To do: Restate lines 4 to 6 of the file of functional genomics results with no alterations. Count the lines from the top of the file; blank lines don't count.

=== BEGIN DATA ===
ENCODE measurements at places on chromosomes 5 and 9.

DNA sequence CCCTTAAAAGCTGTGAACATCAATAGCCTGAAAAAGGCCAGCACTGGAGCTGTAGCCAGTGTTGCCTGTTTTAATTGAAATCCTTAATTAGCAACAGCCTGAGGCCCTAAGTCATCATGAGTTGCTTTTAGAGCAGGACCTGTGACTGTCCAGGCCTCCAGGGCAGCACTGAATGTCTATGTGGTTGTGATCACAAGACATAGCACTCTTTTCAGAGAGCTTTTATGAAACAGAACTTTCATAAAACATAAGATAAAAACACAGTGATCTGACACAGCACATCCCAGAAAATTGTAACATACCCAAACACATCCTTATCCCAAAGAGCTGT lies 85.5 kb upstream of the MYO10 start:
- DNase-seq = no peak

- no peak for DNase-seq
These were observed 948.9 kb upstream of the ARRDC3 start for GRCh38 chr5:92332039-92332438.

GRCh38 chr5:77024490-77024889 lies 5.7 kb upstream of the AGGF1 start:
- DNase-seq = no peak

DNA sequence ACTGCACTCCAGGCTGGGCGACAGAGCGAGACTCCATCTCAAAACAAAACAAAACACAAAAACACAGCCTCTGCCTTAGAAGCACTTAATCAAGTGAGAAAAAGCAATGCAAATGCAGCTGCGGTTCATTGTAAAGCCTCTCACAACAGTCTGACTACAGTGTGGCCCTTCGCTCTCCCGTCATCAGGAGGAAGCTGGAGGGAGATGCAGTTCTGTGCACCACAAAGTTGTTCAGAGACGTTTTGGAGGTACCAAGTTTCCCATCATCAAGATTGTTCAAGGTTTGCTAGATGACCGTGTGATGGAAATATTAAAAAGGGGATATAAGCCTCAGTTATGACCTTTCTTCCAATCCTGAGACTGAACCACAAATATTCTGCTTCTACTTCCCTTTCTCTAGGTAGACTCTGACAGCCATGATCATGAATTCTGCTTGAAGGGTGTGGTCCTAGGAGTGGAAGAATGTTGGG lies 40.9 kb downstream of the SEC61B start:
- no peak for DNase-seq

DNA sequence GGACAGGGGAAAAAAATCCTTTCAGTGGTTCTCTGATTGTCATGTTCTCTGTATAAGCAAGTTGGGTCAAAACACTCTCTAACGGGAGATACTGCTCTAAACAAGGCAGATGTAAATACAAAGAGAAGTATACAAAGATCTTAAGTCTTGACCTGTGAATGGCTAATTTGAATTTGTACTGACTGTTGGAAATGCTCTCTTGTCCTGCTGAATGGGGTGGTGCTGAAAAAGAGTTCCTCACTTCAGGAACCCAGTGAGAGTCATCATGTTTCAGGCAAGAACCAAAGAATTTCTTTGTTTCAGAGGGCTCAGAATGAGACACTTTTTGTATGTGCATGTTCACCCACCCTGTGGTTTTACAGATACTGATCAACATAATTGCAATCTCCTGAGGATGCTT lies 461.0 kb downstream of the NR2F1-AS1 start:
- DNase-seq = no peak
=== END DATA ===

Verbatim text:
- no peak for DNase-seq
These were observed 948.9 kb upstream of the ARRDC3 start for GRCh38 chr5:92332039-92332438.

GRCh38 chr5:77024490-77024889 lies 5.7 kb upstream of the AGGF1 start: